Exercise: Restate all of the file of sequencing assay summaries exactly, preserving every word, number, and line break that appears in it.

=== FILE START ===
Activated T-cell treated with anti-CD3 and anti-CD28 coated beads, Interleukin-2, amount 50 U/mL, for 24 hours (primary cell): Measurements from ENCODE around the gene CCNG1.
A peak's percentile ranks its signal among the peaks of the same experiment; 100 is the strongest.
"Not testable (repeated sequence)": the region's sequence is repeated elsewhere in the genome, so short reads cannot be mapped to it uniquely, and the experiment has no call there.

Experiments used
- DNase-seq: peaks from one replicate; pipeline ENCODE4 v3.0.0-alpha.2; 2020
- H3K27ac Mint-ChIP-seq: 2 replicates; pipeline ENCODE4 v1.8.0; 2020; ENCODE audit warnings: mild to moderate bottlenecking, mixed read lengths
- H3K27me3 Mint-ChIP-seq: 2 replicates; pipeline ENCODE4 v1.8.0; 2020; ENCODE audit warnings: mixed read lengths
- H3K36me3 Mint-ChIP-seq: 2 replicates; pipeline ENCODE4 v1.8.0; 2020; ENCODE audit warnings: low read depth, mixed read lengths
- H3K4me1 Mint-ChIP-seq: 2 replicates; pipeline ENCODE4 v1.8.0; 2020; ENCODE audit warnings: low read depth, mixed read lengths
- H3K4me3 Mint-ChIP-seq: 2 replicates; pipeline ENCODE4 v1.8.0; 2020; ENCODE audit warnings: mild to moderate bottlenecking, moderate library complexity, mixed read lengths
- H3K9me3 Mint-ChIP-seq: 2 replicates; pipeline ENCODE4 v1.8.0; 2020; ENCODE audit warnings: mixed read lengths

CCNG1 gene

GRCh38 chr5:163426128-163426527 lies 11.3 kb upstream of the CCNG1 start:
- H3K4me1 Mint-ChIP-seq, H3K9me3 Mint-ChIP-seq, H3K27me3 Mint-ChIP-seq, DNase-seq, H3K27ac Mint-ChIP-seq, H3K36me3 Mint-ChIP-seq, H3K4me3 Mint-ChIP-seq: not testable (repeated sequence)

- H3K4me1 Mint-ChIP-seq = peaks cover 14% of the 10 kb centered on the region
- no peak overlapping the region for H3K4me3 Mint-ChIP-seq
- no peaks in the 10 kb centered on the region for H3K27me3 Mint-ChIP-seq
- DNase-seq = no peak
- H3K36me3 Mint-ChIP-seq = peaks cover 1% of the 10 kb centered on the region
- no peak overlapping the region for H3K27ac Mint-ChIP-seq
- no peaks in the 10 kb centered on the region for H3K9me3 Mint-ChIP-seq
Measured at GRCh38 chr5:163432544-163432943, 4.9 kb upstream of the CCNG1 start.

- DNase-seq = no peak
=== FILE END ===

Activated T-cell treated with anti-CD3 and anti-CD28 coated beads, Interleukin-2, amount 50 U/mL, for 24 hours (primary cell): Measurements from ENCODE around the gene CCNG1.
A peak's percentile ranks its signal among the peaks of the same experiment; 100 is the strongest.
"Not testable (repeated sequence)": the region's sequence is repeated elsewhere in the genome, so short reads cannot be mapped to it uniquely, and the experiment has no call there.

Experiments used
- DNase-seq: peaks from one replicate; pipeline ENCODE4 v3.0.0-alpha.2; 2020
- H3K27ac Mint-ChIP-seq: 2 replicates; pipeline ENCODE4 v1.8.0; 2020; ENCODE audit warnings: mild to moderate bottlenecking, mixed read lengths
- H3K27me3 Mint-ChIP-seq: 2 replicates; pipeline ENCODE4 v1.8.0; 2020; ENCODE audit warnings: mixed read lengths
- H3K36me3 Mint-ChIP-seq: 2 replicates; pipeline ENCODE4 v1.8.0; 2020; ENCODE audit warnings: low read depth, mixed read lengths
- H3K4me1 Mint-ChIP-seq: 2 replicates; pipeline ENCODE4 v1.8.0; 2020; ENCODE audit warnings: low read depth, mixed read lengths
- H3K4me3 Mint-ChIP-seq: 2 replicates; pipeline ENCODE4 v1.8.0; 2020; ENCODE audit warnings: mild to moderate bottlenecking, moderate library complexity, mixed read lengths
- H3K9me3 Mint-ChIP-seq: 2 replicates; pipeline ENCODE4 v1.8.0; 2020; ENCODE audit warnings: mixed read lengths

CCNG1 gene

GRCh38 chr5:163426128-163426527 lies 11.3 kb upstream of the CCNG1 start:
- H3K4me1 Mint-ChIP-seq, H3K9me3 Mint-ChIP-seq, H3K27me3 Mint-ChIP-seq, DNase-seq, H3K27ac Mint-ChIP-seq, H3K36me3 Mint-ChIP-seq, H3K4me3 Mint-ChIP-seq: not testable (repeated sequence)

- H3K4me1 Mint-ChIP-seq = peaks cover 14% of the 10 kb centered on the region
- no peak overlapping the region for H3K4me3 Mint-ChIP-seq
- no peaks in the 10 kb centered on the region for H3K27me3 Mint-ChIP-seq
- DNase-seq = no peak
- H3K36me3 Mint-ChIP-seq = peaks cover 1% of the 10 kb centered on the region
- no peak overlapping the region for H3K27ac Mint-ChIP-seq
- no peaks in the 10 kb centered on the region for H3K9me3 Mint-ChIP-seq
Measured at GRCh38 chr5:163432544-163432943, 4.9 kb upstream of the CCNG1 start.

- DNase-seq = no peak